70. McLellan AT, Lewis DC, O’Brien CP, Kleber HD. Drug dependence, a chronic medical illness: implications for treatment, insurance, and outcomes evaluation. JAMA. 2000;284:1689–95.View ArticlePubMedGoogle Scholar
  71. Hasin DS, Stinson FS, Ogburn E, Grant BF. Prevalence, correlates, disability, and comorbidity of DSM-IV alcohol abuse and dependence in the United States: results from the national epidemiologic survey on alcohol and related conditions. Arch Gen Psychiatry. 2007;64:830–42.View ArticlePubMedGoogle Scholar
  72. Maxwell JC, Spence RT. Profiles of club drug users in treatment. Subst Use Misuse. 2005;40:1409–26.View ArticlePubMedGoogle Scholar
  73. Harwood H, Malhotra D, Villarivera C, Liu C, Chong U, Gilani J. Cost effectiveness and cost benefit analysis of substance abuse treatment: a literature review. In Cost Effectiveness and Cost Benefit Analysis of Substance Abuse Treatment: A Literature Review. Falls Church: The Lewin Group; 2002.Google Scholar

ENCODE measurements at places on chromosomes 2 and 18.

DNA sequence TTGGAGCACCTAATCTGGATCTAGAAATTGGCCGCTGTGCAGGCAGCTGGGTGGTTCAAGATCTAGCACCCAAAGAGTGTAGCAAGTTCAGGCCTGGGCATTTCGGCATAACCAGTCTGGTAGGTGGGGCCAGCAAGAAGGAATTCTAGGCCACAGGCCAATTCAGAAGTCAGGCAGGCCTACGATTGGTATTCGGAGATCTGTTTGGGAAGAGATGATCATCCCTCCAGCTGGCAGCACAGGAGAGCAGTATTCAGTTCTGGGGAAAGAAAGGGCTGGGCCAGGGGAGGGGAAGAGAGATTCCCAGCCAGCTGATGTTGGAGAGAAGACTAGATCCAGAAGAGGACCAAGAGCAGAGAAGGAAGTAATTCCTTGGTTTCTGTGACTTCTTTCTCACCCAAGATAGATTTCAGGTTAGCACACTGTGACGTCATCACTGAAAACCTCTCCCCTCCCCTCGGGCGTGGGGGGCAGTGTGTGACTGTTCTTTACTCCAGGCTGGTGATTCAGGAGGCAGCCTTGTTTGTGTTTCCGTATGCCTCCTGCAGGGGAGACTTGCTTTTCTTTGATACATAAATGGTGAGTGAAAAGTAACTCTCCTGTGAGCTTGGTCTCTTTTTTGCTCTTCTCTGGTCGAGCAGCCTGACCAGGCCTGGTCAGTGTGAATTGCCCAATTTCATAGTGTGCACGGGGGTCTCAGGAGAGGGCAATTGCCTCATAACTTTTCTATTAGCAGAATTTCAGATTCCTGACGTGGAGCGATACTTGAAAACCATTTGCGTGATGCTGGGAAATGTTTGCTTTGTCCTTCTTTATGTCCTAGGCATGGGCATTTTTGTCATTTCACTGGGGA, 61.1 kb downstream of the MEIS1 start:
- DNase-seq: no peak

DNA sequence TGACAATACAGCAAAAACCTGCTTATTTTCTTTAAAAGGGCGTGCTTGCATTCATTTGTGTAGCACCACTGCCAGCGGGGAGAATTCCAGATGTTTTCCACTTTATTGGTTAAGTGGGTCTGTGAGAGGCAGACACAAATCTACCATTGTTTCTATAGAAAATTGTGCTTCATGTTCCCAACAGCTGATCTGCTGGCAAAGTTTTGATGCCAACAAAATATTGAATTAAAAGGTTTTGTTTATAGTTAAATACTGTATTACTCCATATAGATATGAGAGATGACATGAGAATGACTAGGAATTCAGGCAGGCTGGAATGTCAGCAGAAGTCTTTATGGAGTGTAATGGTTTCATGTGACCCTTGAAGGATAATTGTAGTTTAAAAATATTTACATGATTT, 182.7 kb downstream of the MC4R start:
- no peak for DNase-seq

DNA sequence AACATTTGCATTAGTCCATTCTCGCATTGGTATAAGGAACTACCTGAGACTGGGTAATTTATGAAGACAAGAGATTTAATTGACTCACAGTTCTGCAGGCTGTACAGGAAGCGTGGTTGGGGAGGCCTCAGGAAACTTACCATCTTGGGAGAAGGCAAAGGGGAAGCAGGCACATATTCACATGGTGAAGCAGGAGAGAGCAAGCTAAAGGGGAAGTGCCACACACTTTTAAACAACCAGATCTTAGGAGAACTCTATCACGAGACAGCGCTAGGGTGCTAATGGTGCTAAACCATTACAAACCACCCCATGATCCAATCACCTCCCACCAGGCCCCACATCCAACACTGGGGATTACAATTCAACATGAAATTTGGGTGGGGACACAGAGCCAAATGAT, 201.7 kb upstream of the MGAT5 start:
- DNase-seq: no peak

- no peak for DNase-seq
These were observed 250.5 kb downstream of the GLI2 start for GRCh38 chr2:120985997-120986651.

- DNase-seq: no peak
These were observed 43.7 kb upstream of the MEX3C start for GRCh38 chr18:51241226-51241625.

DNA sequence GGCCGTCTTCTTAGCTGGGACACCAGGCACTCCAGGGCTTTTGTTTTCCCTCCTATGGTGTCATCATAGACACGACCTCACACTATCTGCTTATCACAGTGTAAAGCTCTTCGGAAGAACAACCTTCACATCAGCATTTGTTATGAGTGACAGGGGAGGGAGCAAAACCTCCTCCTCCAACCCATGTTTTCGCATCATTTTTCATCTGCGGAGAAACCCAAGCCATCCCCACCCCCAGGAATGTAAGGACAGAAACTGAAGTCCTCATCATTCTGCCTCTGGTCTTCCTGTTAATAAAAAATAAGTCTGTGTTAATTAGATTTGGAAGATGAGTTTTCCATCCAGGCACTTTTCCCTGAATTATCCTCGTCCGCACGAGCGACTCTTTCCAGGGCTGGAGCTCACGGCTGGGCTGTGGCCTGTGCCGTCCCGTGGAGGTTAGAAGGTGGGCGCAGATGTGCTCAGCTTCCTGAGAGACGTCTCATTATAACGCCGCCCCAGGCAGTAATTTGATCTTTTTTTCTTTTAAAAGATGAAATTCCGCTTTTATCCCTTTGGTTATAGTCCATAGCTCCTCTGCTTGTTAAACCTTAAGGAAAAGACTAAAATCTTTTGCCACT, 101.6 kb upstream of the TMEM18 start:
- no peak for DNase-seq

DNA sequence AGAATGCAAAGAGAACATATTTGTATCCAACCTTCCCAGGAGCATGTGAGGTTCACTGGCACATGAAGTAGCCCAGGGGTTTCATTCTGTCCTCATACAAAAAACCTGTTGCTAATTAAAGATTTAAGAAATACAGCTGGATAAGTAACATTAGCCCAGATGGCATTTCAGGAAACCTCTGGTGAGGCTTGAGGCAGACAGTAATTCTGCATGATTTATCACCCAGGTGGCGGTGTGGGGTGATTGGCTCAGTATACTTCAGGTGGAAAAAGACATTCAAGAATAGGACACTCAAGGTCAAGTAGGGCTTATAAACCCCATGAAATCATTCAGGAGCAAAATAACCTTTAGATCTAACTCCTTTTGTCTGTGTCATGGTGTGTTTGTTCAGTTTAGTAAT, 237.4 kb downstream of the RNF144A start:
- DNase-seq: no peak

© Weaver et al.; licensee BioMed Central. 2015

This is an Open Access article distributed under the terms of the Creative Commons Attribution License (, which permits unrestricted use, distribution, and reproduction in any medium, provided the original work is properly credited. The Creative Commons Public Domain Dedication waiver ( applies to the data made available in this article, unless otherwise stated.